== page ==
|About the Book|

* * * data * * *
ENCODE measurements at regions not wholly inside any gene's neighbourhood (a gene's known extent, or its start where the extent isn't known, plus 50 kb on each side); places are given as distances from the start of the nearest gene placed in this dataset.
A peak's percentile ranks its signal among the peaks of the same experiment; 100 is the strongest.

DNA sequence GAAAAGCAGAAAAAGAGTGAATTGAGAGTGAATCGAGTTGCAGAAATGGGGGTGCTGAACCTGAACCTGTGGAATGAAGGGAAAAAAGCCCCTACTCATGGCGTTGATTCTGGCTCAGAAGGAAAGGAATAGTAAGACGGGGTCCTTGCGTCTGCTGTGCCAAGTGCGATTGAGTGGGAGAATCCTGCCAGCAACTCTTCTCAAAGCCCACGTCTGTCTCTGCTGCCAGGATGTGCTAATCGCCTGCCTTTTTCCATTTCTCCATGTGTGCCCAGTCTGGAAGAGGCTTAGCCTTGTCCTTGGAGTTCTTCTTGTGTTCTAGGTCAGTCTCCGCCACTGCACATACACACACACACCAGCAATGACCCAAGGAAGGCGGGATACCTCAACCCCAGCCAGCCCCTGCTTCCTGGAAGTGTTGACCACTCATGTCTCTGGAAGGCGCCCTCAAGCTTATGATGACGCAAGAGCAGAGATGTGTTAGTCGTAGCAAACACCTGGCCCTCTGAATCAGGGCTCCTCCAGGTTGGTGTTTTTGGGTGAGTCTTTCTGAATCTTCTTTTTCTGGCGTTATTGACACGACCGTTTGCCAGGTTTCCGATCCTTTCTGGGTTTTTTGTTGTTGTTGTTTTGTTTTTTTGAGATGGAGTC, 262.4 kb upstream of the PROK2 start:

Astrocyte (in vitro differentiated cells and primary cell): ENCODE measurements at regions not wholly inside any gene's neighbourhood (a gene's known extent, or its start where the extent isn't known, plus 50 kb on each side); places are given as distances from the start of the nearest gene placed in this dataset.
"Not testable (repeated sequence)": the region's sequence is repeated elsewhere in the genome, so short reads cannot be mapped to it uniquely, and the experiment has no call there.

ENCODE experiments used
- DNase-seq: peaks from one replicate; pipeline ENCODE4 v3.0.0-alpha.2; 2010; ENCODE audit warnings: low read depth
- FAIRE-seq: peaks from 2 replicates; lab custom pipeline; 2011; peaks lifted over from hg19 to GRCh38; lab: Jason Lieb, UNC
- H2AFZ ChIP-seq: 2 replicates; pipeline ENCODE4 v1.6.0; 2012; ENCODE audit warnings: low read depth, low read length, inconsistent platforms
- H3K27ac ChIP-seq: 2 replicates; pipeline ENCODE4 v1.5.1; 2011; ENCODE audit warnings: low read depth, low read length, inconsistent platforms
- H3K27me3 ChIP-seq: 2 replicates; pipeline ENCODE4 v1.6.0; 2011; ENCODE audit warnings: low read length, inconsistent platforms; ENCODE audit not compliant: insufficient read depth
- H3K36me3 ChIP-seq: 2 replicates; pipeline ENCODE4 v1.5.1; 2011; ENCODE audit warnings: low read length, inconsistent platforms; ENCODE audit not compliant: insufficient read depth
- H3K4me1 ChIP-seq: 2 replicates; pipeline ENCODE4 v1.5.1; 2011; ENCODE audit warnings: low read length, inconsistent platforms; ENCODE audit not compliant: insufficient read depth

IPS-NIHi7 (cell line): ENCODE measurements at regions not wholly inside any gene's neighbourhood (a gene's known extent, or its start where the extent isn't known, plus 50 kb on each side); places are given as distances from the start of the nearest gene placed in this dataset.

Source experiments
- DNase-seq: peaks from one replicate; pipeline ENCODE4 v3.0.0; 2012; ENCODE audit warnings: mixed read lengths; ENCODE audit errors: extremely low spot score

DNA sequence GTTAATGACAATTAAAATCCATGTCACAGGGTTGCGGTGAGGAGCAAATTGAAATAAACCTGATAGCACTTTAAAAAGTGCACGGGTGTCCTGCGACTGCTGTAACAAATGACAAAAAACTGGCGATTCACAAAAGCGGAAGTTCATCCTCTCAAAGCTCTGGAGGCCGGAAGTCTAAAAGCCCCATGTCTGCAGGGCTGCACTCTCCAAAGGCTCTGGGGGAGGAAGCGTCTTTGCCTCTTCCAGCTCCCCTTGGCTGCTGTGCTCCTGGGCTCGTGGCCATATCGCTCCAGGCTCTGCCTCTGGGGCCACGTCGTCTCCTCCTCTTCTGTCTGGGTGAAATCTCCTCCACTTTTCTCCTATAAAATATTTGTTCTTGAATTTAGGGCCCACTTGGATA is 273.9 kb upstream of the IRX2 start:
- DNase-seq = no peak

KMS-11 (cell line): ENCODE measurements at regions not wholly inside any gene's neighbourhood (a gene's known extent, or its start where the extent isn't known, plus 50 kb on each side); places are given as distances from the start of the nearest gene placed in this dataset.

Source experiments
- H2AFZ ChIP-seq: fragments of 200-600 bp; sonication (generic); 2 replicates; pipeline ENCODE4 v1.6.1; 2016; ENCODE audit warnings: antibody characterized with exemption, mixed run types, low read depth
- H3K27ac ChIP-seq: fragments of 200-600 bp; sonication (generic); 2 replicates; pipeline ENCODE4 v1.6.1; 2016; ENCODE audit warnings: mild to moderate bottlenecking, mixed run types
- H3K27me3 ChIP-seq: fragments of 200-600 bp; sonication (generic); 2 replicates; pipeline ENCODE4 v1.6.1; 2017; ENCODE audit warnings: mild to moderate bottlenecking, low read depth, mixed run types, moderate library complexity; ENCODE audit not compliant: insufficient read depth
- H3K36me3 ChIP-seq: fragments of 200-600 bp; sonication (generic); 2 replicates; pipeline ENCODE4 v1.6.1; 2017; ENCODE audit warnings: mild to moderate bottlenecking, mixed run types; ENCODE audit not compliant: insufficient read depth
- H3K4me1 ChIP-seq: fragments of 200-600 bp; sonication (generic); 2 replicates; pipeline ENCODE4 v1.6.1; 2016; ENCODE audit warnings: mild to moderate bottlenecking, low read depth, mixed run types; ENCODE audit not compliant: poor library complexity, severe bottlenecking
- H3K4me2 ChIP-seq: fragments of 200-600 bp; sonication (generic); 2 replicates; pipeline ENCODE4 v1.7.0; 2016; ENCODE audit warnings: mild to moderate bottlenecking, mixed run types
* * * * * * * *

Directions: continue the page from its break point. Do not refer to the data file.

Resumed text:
History faced by the disaster of depression, Congress in the early 1930s proved amenable to the far-reaching demands and programs presented to it by the newly elected President, Franklin D. Roosevelt, but by 1937 it showed increasing resistance, evenMoreHistory faced by the disaster of depression, Congress in the early 1930s proved amenable to the far-reaching demands and programs presented to it by the newly elected President, Franklin D. Roosevelt, but by 1937 it showed increasing resistance, even outright opposition, to many New Deal measures. In this study, James T. Patterson examines this resurgence of conservative strength in Congress, focusing upon the personalities and backgrounds of the men involved and upon the key domestic issues which brought them together in an informal coalition opposed to executive plans, especially for the years 1937-1939. From the first the Roosevelt Congress had had its irreconcilables-men like Carter Glass, Millard Tydings, and Harry Byrd-who viewed the New Deal with dismay, and in the voting on the public utilities holding company bill and the surprise tax measure of 1935 they were joined by a significant number of other congressmen who had hitherto supported the administration. It was, however, Roosevelts plan to enlarge the Supreme Court that proved to be the turning point. This controversial measure provided a common issue on which conservatives, both Republican and Democratic, could unite-the irreconcilables, Republicans like Arthur Vandenberg, others like Charles McNary, and nominal Democratic progressives like Burton K. Wheeler. Following this crucial confrontation, the bipartisan conservative coalition was able to control enough votes to oppose the administration on such key measures as the fair labor standards and housing bills of 1937, the reorganization and tax bills of 1938, and the relief and tax bills of 1939. Incited by grievances over patronage, a feeling that the emergency was past, and fears of radicalism, congressmen increasingly asserted their independence of executive leadership. In this 1966 Organization of American Historians award-winning book, Patterson has provided a new exploration of one of the most significant developments in recent American history-the creation by conservative congressmen of a pattern of cooperation that continues to exert a potent influence upon the course of legislation.